“Blah Blah Blah; Stay Home Then.”

They say “don’t read the comments.” And I try not to, but sometimes I see them. They are mostly nice and supportive. But since I often tell a rubber-hits-the-road truth that some people don’t want to hear, or I merely exist in public space and some people don’t want me there, I get told to stay home (I hear ya — I’ll create a free bike tour somewhere else), or called an asshole (that one’s in my book). I even turned off comments on this blog, permanently, as a result of the truly unacceptable stuff people were saying to me after I survived a hit-and-run while riding my bike. But it stays with me, it’s toxic, and it makes me want to move on*.

So it happened again, and I need to give it some thought. Note: I did alter a headline based on comments because I agree I had been a little misleading. However,

There’s a blanket dismissal of women’s lived experience that hits a nerve for me. And time is a nonrenewable resource, I do this work for free, and need is great elsewhere.

I’ll be doing my 6-month reflection as Metro Atlanta Bicycle Mayor shortly (here’s the 3-month overview), following two upcoming meetings of our global consortium of bicycle mayors. I’m also doing some praying about purpose, and where I’m needed right now.

FYI, Peace Corps is brewing again. We finally had some forward movement after a long delay (I was supposed to leave for Uganda June 4, 2020). I’m still scheduled to leave in August 2021 (although I expect that to shift again). I may need to start thinking about how to wrap things up after May (National Bike Month). My husband, daughters, parents, and I have some bridges to cross.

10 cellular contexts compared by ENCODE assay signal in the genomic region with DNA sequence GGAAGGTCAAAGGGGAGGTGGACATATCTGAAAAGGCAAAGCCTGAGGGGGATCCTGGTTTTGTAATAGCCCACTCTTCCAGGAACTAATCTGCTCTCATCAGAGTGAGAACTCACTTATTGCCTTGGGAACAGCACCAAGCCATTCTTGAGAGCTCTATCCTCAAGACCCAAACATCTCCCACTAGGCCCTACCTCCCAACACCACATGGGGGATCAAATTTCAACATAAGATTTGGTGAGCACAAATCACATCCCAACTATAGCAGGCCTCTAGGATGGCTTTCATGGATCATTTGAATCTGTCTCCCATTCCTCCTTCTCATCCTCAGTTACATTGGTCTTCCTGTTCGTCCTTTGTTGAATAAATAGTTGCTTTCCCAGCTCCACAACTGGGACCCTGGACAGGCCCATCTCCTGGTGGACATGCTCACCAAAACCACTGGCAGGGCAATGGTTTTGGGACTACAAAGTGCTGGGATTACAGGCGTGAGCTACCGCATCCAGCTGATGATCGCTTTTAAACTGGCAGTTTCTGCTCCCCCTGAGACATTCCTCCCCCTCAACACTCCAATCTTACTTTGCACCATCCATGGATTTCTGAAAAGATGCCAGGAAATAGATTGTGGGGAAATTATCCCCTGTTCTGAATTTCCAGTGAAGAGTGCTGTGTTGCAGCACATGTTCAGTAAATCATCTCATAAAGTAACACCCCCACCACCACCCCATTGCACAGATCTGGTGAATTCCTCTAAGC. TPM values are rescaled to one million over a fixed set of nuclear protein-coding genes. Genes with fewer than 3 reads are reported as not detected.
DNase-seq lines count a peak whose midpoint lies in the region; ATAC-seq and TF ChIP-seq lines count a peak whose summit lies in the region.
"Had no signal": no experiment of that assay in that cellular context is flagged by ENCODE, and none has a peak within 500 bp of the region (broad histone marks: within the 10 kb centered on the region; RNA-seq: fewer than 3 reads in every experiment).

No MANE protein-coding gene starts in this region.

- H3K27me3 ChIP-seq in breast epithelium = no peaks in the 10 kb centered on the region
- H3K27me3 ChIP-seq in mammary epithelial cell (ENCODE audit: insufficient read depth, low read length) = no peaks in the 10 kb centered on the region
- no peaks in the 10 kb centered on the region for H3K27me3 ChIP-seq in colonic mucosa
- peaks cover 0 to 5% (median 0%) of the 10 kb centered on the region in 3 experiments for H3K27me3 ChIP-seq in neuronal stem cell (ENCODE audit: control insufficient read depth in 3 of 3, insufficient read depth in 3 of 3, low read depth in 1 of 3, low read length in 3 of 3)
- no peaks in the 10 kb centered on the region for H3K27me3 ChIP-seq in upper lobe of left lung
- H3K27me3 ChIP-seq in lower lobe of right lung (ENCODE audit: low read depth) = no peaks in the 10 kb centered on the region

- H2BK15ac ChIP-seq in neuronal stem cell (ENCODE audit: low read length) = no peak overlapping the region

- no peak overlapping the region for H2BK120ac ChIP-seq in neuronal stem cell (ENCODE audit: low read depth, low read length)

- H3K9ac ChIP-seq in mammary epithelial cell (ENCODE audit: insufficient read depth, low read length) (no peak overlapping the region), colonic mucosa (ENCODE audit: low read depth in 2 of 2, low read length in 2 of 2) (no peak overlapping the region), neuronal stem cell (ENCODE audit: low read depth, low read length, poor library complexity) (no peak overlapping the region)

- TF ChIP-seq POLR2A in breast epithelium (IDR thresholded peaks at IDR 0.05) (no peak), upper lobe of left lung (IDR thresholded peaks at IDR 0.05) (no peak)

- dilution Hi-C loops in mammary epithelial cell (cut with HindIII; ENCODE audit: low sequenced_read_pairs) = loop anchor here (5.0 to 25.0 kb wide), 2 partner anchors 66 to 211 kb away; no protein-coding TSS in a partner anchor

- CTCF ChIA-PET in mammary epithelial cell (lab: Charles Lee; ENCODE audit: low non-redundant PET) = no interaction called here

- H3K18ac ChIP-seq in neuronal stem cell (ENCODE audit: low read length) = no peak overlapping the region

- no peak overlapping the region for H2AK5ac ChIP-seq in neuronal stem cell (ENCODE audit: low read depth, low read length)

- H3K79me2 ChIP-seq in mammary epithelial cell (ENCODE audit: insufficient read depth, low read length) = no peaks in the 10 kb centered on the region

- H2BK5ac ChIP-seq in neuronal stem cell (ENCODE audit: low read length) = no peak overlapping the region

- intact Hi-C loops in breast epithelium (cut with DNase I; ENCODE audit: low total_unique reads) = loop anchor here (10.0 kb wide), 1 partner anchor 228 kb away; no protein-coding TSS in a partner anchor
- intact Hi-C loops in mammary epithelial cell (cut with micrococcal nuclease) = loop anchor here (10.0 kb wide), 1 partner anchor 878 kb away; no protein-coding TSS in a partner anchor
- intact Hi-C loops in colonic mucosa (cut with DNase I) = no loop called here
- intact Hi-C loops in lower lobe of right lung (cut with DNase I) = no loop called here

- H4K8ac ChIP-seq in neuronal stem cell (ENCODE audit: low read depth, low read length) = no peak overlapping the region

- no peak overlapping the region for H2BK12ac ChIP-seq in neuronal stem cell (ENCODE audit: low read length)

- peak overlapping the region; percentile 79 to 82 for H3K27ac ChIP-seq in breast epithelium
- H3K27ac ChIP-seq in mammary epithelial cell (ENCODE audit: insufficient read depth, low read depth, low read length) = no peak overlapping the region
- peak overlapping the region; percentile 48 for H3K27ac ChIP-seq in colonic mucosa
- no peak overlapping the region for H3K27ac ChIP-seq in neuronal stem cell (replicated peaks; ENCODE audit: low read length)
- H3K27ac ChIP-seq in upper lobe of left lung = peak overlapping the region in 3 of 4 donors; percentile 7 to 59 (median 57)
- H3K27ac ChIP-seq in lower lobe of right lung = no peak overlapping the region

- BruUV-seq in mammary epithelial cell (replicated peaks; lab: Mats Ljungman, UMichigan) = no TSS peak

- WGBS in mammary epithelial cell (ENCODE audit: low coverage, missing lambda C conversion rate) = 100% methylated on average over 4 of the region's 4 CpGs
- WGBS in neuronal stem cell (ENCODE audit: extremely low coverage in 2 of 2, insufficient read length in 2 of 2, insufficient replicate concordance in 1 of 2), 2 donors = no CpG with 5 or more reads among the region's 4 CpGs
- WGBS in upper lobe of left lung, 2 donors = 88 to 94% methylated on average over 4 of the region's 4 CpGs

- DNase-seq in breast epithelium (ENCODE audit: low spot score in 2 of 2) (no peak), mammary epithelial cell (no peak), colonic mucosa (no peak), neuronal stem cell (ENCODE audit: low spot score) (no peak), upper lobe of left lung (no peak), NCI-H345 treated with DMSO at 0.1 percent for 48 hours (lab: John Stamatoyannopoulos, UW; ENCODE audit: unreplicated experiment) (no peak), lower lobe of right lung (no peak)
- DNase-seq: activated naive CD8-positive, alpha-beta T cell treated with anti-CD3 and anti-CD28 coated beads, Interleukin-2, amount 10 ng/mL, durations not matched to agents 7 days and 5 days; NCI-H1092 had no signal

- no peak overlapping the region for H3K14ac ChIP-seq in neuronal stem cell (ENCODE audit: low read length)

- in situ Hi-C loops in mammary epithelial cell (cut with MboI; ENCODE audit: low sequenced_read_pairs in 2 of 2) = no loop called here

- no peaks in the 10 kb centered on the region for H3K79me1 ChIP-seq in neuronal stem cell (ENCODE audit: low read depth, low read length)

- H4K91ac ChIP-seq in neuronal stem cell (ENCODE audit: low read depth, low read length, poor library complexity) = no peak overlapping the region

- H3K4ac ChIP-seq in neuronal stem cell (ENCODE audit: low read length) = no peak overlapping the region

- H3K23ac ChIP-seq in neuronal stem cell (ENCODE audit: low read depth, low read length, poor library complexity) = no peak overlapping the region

I’m not fishing for support here. I’m just thinking out loud, and as always, trusting the journey.

Today is my second COVID vaccination, by the way. I drive through this city to get there. I took a photo there in my green ball gown in front of a mural after my first shot on St. Patrick’s Day. The city is very cute; it is where the Atlanta Regional Commission Green Communities program kicked off in 2008 (I attended that full-day workshop and started the Dunwoody Sustainability Commission shortly after when where I live became the newest city in the USA); and I was under the impression bike access-for-all was happening. I was hoping to create a free tour there (here are my other tours). I won’t be doing that. Blah blah blah. Stay home.

*Writing my new book, Slow Duck Crossing, was way more fun than this bike advocacy stuff (although there’s a youth advocacy angle in the story). Maybe more of that . . .

Related posts:

I Failed

Don’t Read the Comments